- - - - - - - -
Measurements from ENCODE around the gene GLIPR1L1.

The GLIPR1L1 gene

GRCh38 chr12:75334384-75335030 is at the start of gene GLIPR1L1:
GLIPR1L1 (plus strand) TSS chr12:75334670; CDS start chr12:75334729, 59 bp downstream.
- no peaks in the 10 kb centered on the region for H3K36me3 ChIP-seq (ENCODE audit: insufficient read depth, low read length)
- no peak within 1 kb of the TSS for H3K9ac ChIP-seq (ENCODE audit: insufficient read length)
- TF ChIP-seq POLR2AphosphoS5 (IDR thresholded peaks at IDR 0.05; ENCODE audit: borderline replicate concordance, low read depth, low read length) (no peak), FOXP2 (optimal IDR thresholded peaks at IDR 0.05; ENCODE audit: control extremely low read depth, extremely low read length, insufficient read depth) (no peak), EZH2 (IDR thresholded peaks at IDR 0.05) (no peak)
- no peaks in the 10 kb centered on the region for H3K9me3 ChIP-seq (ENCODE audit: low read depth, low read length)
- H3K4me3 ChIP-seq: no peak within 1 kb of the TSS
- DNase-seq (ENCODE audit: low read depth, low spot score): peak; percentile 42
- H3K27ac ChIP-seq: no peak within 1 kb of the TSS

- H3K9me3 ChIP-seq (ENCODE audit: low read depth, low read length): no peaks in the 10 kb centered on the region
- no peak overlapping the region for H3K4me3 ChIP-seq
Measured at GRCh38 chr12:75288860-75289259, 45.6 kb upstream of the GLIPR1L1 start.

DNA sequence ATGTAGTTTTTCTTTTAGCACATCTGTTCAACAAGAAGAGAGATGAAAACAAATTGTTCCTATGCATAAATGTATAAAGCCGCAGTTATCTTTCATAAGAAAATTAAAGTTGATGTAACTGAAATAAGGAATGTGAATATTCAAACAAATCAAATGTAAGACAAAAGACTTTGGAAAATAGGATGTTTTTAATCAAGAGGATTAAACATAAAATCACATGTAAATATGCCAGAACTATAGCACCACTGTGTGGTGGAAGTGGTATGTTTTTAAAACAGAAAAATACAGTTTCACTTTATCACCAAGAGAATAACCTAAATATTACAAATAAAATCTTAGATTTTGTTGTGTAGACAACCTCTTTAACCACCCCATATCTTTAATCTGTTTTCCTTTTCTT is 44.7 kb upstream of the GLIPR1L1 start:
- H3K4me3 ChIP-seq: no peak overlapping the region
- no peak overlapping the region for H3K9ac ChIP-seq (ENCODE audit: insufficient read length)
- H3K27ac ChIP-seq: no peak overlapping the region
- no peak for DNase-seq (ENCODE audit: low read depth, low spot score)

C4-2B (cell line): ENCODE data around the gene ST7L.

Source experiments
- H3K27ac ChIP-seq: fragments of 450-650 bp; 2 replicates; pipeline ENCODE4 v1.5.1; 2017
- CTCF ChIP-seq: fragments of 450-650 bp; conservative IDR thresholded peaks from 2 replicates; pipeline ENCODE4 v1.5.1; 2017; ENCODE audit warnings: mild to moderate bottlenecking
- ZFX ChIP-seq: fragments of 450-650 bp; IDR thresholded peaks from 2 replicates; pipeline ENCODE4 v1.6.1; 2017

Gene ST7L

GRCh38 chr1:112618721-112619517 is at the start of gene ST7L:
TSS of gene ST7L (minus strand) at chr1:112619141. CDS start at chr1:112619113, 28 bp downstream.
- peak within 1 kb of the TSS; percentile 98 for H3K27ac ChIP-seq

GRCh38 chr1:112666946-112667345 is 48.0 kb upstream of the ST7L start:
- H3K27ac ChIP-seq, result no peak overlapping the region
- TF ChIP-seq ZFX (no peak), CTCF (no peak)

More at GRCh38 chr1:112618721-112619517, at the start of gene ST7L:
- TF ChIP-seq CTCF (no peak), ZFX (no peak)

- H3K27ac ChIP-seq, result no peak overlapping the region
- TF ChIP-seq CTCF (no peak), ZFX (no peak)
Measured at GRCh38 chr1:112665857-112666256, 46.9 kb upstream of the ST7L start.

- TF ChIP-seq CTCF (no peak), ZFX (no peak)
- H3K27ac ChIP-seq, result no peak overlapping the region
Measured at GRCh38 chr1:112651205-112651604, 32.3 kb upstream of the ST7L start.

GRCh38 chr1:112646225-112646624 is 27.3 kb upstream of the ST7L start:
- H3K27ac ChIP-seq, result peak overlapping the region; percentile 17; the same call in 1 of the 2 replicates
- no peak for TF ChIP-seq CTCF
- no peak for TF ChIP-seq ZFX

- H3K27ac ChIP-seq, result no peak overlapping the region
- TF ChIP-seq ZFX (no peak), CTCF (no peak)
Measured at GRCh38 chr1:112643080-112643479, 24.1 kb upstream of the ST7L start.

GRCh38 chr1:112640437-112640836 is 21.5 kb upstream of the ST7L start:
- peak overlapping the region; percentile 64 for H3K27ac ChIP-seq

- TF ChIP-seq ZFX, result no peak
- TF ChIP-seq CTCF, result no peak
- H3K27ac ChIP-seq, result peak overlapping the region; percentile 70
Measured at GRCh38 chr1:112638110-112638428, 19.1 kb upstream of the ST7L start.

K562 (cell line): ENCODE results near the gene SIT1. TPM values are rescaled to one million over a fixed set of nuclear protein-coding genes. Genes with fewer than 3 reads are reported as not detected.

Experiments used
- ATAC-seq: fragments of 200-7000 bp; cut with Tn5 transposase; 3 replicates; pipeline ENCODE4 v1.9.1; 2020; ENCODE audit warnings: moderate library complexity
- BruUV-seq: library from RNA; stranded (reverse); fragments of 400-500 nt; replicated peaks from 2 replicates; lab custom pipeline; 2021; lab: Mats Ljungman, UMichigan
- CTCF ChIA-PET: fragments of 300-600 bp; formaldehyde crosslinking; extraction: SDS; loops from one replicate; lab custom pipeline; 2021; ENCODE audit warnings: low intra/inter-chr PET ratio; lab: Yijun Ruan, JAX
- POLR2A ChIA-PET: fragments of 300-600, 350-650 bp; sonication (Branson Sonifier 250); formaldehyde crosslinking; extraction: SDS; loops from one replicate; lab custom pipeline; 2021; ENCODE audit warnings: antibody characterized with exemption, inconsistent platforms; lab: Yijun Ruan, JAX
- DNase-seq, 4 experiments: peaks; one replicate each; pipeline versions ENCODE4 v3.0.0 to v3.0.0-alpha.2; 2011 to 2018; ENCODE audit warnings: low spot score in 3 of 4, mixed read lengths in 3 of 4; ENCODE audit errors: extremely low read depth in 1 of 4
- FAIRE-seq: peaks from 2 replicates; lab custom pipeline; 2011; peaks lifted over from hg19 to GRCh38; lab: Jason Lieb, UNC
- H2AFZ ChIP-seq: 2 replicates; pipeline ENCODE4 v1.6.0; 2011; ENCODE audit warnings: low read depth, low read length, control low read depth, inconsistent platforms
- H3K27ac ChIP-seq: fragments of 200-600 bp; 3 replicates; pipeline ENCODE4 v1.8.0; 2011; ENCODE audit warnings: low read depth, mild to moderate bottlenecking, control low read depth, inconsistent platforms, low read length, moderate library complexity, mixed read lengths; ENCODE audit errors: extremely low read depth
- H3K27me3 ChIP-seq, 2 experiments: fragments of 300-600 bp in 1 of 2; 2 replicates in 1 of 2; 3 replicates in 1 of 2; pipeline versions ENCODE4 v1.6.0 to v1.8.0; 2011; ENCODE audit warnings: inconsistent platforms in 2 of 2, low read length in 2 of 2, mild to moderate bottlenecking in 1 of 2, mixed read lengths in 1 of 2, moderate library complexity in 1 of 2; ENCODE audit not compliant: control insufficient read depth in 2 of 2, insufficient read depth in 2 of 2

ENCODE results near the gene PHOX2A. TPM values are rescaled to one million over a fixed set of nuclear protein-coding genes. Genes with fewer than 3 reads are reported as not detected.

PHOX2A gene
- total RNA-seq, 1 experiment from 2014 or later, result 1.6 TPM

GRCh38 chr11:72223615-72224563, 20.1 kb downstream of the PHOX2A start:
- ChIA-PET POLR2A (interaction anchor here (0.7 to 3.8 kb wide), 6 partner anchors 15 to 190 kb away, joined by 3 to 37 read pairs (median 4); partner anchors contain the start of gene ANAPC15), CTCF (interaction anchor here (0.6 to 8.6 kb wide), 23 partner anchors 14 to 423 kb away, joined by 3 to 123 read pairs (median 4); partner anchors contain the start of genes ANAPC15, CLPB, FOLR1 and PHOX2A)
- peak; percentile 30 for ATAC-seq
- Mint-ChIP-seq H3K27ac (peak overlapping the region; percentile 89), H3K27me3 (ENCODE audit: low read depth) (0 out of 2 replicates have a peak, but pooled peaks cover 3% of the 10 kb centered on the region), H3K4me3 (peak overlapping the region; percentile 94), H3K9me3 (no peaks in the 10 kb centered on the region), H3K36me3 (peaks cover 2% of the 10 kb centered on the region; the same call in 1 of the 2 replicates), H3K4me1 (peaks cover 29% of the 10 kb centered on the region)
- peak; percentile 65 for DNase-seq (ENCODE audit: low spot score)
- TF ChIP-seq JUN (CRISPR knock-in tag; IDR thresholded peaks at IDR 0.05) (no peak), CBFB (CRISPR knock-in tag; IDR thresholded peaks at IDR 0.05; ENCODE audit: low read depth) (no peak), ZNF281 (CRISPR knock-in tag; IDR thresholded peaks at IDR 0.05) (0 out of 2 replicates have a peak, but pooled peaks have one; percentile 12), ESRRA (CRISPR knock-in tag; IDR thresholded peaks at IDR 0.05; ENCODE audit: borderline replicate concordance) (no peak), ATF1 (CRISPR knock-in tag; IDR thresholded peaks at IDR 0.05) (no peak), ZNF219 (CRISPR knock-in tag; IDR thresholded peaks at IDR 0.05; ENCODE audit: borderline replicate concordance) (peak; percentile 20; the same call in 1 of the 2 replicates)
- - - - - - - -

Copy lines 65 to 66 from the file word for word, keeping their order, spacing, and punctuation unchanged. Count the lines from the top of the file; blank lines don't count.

PHOX2A gene
- total RNA-seq, 1 experiment from 2014 or later, result 1.6 TPM